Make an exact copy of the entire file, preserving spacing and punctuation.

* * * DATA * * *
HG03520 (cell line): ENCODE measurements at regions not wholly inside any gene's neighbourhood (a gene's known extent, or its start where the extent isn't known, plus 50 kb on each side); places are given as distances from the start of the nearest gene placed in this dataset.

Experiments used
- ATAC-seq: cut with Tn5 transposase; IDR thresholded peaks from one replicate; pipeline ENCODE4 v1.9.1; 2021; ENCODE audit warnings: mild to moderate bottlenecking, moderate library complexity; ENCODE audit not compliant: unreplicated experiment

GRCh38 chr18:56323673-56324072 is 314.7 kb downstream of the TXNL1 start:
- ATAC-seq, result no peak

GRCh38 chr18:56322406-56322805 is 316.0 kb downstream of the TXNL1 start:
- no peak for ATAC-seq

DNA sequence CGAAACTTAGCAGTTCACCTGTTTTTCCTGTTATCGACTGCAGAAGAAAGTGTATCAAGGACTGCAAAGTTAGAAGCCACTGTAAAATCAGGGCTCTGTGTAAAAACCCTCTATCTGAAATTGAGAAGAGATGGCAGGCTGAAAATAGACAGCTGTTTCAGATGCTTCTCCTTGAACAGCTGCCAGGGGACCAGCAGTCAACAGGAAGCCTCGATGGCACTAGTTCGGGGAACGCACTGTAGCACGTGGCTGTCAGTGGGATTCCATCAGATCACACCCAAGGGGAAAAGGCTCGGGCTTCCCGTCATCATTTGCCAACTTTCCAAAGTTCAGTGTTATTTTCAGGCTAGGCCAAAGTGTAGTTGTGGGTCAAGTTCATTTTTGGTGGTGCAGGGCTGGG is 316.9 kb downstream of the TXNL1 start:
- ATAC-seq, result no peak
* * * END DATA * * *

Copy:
HG03520 (cell line): ENCODE measurements at regions not wholly inside any gene's neighbourhood (a gene's known extent, or its start where the extent isn't known, plus 50 kb on each side); places are given as distances from the start of the nearest gene placed in this dataset.

Experiments used
- ATAC-seq: cut with Tn5 transposase; IDR thresholded peaks from one replicate; pipeline ENCODE4 v1.9.1; 2021; ENCODE audit warnings: mild to moderate bottlenecking, moderate library complexity; ENCODE audit not compliant: unreplicated experiment

GRCh38 chr18:56323673-56324072 is 314.7 kb downstream of the TXNL1 start:
- ATAC-seq, result no peak

GRCh38 chr18:56322406-56322805 is 316.0 kb downstream of the TXNL1 start:
- no peak for ATAC-seq

DNA sequence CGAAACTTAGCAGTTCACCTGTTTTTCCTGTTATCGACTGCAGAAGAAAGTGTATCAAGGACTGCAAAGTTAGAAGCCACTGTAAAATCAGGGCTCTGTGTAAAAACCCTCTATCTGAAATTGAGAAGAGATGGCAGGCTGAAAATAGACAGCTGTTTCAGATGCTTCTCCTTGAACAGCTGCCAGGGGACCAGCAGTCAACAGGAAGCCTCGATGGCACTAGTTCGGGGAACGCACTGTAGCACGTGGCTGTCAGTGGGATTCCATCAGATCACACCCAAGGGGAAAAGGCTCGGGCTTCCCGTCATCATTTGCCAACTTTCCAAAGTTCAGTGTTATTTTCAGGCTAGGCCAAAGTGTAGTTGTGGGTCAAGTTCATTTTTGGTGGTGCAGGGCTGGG is 316.9 kb downstream of the TXNL1 start:
- ATAC-seq, result no peak